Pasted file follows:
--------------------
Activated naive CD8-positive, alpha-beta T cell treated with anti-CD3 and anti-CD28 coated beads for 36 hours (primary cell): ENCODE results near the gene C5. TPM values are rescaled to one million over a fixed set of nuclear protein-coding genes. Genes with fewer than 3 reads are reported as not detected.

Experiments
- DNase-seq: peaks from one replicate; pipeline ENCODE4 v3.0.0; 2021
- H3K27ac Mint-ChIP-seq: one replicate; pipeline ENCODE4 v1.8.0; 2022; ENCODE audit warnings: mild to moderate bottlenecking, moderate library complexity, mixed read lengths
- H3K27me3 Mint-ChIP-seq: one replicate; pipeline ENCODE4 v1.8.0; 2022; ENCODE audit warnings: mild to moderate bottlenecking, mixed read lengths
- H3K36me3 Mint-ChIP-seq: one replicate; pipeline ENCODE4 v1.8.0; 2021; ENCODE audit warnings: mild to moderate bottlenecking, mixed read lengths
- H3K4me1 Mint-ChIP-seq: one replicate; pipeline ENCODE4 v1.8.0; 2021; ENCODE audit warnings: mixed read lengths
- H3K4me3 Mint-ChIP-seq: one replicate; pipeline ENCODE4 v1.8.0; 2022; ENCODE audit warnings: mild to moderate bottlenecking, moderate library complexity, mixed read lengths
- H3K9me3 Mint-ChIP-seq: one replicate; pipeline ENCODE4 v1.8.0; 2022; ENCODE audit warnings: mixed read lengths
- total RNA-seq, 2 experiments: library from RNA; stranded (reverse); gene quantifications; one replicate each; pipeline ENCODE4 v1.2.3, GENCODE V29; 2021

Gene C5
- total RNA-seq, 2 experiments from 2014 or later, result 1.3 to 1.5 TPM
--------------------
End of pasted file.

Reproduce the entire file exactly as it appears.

Activated naive CD8-positive, alpha-beta T cell treated with anti-CD3 and anti-CD28 coated beads for 36 hours (primary cell): ENCODE results near the gene C5. TPM values are rescaled to one million over a fixed set of nuclear protein-coding genes. Genes with fewer than 3 reads are reported as not detected.

Experiments
- DNase-seq: peaks from one replicate; pipeline ENCODE4 v3.0.0; 2021
- H3K27ac Mint-ChIP-seq: one replicate; pipeline ENCODE4 v1.8.0; 2022; ENCODE audit warnings: mild to moderate bottlenecking, moderate library complexity, mixed read lengths
- H3K27me3 Mint-ChIP-seq: one replicate; pipeline ENCODE4 v1.8.0; 2022; ENCODE audit warnings: mild to moderate bottlenecking, mixed read lengths
- H3K36me3 Mint-ChIP-seq: one replicate; pipeline ENCODE4 v1.8.0; 2021; ENCODE audit warnings: mild to moderate bottlenecking, mixed read lengths
- H3K4me1 Mint-ChIP-seq: one replicate; pipeline ENCODE4 v1.8.0; 2021; ENCODE audit warnings: mixed read lengths
- H3K4me3 Mint-ChIP-seq: one replicate; pipeline ENCODE4 v1.8.0; 2022; ENCODE audit warnings: mild to moderate bottlenecking, moderate library complexity, mixed read lengths
- H3K9me3 Mint-ChIP-seq: one replicate; pipeline ENCODE4 v1.8.0; 2022; ENCODE audit warnings: mixed read lengths
- total RNA-seq, 2 experiments: library from RNA; stranded (reverse); gene quantifications; one replicate each; pipeline ENCODE4 v1.2.3, GENCODE V29; 2021

Gene C5
- total RNA-seq, 2 experiments from 2014 or later, result 1.3 to 1.5 TPM